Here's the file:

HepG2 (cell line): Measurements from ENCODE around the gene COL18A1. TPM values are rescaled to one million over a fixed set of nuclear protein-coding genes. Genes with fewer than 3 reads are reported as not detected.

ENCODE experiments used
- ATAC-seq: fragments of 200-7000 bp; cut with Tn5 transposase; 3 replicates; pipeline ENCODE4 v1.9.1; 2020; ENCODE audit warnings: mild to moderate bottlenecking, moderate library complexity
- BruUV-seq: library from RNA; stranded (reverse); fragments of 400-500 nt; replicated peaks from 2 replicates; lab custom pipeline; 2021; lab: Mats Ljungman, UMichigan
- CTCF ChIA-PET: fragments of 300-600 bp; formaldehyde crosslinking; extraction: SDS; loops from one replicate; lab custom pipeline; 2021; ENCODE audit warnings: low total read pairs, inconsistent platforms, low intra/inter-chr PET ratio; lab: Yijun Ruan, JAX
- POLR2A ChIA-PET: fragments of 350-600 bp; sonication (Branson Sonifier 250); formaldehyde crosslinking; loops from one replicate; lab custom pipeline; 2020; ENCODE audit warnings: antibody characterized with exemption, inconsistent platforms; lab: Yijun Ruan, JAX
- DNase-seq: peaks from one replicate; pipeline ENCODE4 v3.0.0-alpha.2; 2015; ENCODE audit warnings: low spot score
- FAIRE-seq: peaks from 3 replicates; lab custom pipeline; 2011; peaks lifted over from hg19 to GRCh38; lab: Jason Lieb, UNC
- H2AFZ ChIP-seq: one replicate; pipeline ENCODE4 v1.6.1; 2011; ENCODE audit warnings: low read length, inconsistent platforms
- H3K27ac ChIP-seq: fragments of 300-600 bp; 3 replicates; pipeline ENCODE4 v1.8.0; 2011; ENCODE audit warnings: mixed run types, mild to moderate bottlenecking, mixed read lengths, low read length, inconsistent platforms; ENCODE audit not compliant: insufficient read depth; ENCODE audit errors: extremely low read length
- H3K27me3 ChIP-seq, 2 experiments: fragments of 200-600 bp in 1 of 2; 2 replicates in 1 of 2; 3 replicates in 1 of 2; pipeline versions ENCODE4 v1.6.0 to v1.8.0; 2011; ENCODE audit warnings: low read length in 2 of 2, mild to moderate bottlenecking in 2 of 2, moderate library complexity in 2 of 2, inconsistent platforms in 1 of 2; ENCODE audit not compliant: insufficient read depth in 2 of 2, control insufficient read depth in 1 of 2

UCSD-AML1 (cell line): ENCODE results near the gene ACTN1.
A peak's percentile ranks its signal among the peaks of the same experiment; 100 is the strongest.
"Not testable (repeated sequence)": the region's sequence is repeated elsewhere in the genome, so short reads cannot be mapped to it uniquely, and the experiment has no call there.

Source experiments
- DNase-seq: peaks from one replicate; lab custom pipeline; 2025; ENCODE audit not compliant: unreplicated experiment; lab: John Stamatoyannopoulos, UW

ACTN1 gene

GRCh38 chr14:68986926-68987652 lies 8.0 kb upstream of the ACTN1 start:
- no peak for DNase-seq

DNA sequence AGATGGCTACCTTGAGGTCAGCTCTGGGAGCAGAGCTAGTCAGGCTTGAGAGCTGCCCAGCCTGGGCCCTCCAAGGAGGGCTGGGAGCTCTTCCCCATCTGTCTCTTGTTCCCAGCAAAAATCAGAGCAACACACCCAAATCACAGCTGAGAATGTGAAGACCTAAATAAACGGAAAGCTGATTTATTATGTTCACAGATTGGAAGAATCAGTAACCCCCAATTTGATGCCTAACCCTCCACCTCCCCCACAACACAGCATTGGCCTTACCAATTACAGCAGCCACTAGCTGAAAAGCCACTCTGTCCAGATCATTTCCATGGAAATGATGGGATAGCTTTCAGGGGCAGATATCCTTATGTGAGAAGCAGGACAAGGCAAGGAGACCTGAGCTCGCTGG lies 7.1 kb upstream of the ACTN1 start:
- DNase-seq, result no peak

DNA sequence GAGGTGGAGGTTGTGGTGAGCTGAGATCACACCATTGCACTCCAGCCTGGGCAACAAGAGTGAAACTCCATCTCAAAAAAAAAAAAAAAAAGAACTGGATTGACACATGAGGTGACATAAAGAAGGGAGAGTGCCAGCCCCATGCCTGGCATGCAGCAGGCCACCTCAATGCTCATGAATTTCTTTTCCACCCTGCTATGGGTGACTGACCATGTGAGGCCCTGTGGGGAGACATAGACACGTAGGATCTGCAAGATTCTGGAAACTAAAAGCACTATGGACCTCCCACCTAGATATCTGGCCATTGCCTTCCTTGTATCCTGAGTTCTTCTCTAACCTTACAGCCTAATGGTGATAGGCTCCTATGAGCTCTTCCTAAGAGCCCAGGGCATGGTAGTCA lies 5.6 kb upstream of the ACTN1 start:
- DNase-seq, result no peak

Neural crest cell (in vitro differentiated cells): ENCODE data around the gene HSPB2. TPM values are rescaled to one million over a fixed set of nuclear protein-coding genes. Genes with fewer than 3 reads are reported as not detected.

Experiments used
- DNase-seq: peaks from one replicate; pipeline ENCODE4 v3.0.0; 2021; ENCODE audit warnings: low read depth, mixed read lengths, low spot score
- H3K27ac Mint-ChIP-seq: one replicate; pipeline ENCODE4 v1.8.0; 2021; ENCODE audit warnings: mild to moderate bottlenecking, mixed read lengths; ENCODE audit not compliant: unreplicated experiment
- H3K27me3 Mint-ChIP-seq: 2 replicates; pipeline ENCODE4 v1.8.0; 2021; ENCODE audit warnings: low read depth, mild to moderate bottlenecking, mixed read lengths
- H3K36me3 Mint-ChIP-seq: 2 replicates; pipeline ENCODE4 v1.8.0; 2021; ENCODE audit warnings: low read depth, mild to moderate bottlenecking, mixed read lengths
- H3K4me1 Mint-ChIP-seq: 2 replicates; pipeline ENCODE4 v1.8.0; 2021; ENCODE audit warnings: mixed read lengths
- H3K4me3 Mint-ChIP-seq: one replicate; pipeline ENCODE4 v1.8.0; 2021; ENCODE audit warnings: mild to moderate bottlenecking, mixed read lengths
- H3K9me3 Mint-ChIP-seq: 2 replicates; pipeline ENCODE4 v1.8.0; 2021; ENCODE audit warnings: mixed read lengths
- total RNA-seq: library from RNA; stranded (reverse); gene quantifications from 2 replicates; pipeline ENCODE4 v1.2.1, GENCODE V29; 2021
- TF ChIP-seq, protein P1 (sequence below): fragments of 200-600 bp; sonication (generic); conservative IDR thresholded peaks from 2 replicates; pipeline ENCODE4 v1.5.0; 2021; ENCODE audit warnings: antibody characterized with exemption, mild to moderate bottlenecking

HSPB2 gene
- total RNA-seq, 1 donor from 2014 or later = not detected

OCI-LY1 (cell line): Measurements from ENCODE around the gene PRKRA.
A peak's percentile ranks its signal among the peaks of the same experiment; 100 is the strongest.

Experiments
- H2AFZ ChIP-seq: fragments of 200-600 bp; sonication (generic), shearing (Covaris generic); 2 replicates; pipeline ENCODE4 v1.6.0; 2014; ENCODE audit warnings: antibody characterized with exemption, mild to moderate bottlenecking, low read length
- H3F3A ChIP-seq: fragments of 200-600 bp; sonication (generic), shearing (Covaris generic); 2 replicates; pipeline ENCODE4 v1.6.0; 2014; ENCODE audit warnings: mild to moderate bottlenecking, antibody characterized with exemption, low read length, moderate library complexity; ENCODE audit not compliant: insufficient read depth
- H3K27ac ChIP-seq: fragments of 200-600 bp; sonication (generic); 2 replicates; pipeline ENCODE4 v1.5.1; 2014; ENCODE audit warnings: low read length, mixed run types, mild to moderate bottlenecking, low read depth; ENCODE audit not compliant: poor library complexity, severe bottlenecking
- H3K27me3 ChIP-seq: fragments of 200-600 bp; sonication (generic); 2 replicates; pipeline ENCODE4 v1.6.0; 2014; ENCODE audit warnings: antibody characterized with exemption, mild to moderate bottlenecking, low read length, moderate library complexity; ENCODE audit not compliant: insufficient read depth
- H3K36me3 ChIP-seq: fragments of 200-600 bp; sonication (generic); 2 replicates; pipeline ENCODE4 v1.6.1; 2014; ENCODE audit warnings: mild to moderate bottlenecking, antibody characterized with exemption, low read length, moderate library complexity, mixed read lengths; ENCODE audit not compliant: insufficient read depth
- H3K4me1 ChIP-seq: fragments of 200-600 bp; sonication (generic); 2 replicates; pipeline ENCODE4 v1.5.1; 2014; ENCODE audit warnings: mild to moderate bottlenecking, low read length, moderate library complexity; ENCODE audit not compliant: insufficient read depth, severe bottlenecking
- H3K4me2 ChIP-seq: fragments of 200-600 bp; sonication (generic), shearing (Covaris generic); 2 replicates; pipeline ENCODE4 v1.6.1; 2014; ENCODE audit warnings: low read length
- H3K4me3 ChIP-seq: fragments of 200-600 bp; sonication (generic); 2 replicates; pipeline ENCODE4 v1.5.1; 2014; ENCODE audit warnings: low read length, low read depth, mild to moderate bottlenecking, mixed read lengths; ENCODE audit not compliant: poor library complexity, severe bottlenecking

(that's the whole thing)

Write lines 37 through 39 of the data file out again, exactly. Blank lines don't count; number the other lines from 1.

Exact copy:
OCI-LY1 (cell line): Measurements from ENCODE around the gene PRKRA.
A peak's percentile ranks its signal among the peaks of the same experiment; 100 is the strongest.

Experiments